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Hike to Elsay Lake via 'Forbidden' Lower Elsay Trail (Indian Arm trail)
Timestamp Free: 2020.06.04 - 20:18:40
Ranges: North America Ranges / Pacific Cordillera Range / Coast Mountains / Pacific Ranges / Fannin Range
  (2 days)
Participants: Robin Tivy, Betsy Waddington
Difficulty: 2: Long (18 km one way to Elsay Cabin. One steep exposed section. Easy to follow. 8 hours one way.
From Mount Seymour highway, hiked Lower Elsay trail in to Elsay Lake Cabin, then returned next day on standard trail to Mount Seymour, and down parks trails to car.
Editors Note: The Lower Elsay Lake Trail is now called the "Indian Arm Trail" on Open Street maps.

It was going to be a rainy weekend. We wanted to do an interesting 2 day trip without a huge energy-consuming drive. Peter Gumplinger had previously written up the Lower Elsay Lake trail in Bivouac, so we thought we'd give it a try. Something new!

We got up late Saturday morning, printed out Peter's DETAILED waypoint list from Bivouac. I packed my "underwater" hiking gear and a tyvek 1:50,000 map. We were at the old parking area on the lowest hairpin on the Mount Seymour highway (377m) at about 10:30. The first confusion was that there was a brown BC Parks sign in the woods saying "Trail Closed, Use Forbidden". We also couldn't find any of the expected orange trail markers. It was raining, and Betsy wasn't too keen if we couldn't find the trail. So I was anxious to get started on something, so I led the way on a very faint trail down to Francis Creek, just to the north end of the parking lot. Nothing reassured us we were on any trail, and then Betsy said that perhaps we should try the other more established trail, just a bit south of our trail. (I had not seen this initially).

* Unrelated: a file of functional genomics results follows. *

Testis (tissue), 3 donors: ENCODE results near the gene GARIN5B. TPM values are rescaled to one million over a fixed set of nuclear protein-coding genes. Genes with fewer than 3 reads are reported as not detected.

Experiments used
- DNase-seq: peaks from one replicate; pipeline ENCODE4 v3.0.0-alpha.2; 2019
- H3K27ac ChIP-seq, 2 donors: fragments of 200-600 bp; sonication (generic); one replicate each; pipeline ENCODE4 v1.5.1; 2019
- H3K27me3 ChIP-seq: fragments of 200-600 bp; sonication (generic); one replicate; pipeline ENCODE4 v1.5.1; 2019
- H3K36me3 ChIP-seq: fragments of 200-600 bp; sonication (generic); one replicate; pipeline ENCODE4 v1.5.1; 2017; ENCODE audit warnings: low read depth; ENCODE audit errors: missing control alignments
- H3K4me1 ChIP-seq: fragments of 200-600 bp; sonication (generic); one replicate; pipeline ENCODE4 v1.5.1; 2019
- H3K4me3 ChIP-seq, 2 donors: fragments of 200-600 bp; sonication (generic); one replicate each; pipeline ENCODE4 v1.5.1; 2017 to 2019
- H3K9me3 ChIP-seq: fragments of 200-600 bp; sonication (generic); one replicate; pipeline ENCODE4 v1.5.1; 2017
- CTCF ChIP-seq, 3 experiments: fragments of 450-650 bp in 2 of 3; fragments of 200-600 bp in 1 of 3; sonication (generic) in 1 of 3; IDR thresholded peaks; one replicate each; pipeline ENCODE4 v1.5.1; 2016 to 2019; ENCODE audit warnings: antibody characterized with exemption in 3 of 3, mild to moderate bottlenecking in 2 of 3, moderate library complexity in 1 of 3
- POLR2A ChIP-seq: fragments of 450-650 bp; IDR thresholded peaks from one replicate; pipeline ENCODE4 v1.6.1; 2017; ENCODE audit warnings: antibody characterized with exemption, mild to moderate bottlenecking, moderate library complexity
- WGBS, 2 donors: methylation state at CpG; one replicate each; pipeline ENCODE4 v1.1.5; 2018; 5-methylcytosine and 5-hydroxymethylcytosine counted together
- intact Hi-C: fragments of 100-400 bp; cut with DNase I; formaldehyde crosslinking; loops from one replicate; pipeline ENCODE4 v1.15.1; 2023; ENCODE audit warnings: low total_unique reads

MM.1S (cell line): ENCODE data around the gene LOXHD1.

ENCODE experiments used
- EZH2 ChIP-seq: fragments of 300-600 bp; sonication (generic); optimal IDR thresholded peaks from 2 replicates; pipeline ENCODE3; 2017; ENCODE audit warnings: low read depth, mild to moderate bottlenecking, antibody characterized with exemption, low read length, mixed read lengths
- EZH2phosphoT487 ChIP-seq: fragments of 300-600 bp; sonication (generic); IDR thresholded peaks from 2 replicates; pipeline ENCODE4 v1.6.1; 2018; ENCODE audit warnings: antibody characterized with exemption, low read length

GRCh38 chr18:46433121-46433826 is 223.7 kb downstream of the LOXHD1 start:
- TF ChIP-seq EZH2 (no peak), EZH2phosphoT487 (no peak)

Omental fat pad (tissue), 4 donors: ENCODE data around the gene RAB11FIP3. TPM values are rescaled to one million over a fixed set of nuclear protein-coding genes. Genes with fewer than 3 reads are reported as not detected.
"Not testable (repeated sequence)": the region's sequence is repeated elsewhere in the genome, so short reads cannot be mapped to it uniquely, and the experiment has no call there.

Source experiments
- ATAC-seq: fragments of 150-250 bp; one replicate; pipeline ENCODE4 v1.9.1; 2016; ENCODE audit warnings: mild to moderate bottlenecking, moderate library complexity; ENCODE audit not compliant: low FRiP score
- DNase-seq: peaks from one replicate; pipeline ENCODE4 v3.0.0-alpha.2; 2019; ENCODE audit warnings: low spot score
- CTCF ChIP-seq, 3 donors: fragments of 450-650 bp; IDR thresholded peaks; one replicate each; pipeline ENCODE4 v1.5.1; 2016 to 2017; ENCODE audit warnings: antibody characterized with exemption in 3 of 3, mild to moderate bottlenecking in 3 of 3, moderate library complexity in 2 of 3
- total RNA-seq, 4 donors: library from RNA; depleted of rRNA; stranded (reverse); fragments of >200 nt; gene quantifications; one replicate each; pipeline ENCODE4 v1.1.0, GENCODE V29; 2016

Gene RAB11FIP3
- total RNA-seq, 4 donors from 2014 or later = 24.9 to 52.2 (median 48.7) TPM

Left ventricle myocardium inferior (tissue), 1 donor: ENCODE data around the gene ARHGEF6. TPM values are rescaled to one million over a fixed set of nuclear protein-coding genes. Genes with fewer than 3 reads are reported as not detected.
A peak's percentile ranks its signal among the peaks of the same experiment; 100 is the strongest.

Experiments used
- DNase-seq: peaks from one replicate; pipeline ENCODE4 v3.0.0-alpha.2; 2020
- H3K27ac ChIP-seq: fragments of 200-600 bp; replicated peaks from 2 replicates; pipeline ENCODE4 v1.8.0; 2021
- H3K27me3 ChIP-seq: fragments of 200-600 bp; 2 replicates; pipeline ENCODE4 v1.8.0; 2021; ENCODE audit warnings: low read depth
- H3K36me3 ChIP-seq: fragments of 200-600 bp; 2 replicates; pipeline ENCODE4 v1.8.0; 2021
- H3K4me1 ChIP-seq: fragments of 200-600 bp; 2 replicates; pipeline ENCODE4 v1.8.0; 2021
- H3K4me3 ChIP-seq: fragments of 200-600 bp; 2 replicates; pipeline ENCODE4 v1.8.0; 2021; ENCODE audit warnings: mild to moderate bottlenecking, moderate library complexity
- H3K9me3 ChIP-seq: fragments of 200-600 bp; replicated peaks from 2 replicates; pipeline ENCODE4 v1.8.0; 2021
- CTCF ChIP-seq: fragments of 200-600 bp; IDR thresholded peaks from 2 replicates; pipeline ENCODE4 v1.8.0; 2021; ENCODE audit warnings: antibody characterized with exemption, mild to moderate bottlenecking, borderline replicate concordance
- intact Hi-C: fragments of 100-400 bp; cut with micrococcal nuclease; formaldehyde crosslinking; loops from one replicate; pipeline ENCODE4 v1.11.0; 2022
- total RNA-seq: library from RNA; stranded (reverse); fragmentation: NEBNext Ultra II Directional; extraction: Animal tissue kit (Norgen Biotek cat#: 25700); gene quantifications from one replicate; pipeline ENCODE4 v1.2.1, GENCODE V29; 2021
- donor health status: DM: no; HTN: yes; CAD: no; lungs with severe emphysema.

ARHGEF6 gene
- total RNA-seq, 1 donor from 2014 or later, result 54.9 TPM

So we went back to the parking spot, and started on the other trail. It was certainly more major trail, and looked like a Parks trail. Within a couple hundred meters, we hit a really major trail, complete with markers, which went both up and down. We headed up this trail, across the same creek we had crossed earlier (Francis Creek), and continued up the hill. This turned out to be the Three Chops Trail. Anyway, once on the Three Chops trail, it was so easy to follow, we stopped paying attention to where we were going, and instead passed the time arguing about the workings of these...

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